My Evolving Method For Writing For Research

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Thursday, 8.29pm

Sheffield, U.K.

Research is what I’m doing when I don’t know what I’m doing. – Wernher von Braun

I have been wondering about the purpose of this blog – why do I write it and how does it help? I started it six years ago so I could practice writing, setting a goal to write daily without worrying about whether it was good or bad, or whether I was actually able to publish every day.

Such a lack of focus is what people tell you not to do when you’re starting a project. You should have an audience in mind, they say, make it clear what you’re about. But what if you don’t know? What if you’re just trying to figure things out? Do you have to know what you’re doing before you get started?

Based on what I’ve learned so far I don’t think you do. Nothing springs fully formed even though it might seem that way. Taking a lesson from archaeology it’s important to go and survey a site before you form any opinions about it. This applies to business, to learning and to life in general. You have to spend some time messing about in the real world before you start thinking about how to make sense of things and how to do things that work for you.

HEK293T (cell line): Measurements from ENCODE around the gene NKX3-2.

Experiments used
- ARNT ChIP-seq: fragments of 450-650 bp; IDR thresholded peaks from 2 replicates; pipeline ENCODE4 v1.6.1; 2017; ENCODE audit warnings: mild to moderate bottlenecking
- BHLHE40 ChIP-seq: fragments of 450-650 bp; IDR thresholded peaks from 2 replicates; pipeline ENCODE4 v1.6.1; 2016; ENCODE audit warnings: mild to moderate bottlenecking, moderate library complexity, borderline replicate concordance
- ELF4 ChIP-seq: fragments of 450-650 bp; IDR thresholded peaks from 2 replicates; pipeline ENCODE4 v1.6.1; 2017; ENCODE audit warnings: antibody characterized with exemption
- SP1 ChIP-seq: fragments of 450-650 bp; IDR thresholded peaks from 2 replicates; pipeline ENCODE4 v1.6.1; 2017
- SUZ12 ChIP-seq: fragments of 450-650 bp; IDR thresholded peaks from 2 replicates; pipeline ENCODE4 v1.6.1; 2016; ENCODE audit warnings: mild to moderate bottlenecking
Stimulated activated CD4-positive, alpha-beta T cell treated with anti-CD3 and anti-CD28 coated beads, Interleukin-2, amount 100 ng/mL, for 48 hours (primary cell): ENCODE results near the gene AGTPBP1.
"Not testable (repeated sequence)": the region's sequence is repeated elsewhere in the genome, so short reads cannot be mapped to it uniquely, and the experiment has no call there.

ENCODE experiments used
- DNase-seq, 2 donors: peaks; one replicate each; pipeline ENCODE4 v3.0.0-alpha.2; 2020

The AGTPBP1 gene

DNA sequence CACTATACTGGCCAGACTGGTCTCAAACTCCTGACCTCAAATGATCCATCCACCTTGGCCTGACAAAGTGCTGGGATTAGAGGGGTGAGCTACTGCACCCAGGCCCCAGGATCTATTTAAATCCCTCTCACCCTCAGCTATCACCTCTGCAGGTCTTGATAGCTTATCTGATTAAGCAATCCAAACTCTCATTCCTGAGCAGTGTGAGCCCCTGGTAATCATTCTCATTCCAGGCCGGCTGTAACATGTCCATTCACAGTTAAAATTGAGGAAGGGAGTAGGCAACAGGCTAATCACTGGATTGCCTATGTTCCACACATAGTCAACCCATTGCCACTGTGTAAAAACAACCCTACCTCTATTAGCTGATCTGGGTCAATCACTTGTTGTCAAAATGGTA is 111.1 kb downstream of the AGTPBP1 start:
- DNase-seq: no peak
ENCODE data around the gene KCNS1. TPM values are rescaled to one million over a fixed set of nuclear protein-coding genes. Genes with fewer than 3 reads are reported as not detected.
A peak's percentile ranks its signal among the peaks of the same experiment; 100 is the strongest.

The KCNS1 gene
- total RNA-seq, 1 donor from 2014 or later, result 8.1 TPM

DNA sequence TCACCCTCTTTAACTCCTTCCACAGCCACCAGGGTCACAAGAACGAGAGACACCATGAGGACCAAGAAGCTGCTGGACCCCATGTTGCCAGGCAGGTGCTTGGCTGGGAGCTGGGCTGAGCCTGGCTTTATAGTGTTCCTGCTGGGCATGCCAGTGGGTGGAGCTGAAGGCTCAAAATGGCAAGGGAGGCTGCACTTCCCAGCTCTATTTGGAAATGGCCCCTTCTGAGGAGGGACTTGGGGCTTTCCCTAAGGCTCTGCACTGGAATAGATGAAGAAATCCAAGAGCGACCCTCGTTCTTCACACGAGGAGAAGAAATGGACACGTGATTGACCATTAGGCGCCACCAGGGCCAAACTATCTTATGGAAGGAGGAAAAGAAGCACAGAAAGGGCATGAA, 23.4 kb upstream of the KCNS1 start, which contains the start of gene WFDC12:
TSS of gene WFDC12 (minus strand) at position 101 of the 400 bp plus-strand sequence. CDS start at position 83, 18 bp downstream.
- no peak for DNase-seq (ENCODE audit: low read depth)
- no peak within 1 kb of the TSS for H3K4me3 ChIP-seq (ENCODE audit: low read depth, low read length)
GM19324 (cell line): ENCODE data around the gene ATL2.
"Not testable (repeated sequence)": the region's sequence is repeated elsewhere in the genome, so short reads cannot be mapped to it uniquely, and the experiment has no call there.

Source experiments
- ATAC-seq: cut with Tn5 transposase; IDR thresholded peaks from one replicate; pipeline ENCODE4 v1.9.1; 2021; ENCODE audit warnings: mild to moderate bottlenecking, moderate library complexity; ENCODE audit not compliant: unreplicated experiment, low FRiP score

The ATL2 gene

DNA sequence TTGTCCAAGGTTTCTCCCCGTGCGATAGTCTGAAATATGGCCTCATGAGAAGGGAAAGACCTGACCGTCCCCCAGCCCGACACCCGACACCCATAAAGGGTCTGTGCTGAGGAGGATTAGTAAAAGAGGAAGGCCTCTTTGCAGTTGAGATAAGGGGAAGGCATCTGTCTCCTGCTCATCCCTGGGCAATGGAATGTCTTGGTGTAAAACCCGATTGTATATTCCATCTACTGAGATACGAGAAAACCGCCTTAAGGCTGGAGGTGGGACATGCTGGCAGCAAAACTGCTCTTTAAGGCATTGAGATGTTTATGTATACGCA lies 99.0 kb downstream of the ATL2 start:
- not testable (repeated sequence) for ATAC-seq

I think I’m now at the stage where I need to do more than push out something every day without worrying about quality or fitness for use. This material has to serve a purpose. And that purpose is to help me with the research programme that I’m going to be working on over the next five or six years. That programme is not clear yet – it’s got something to do with making organisations more sustainable – but the process of doing the work is much clearer because of the writing I’ve done over the last few years.

And that looks a bit like this. I need to collect data from several places – good ideas from the literature, notes from the field and reflections on everything that’s going on. This accumulates quickly, page after page after page. I filled my last notebook in fifteen days. It’s a form of ethnographic research and it needs processing.

One way to process material is by writing memos – short notes that summarize the ideas, trying to explain them to the reader. That sounds a lot like a blog post. So that’s how I am going to treat future posts, in-process memos that address questions of methodology, practice, interpretation and analysis. These pull together ideas and can be used to relate concepts in other posts and in the source data. Maintaining these as blog posts creates a similar setup to a Zettelkasten – but there are clear differences as well in the nature of what is being done.

The idea behind writing memos is that they can support the later creation of longer pieces – reports, papers and even books. If they’re well written, of course, and if they’re useful. That’s what I’ve got to try and do with each post from now on.

So that’s the plan going forward.

Cheers,

Karthik Suresh

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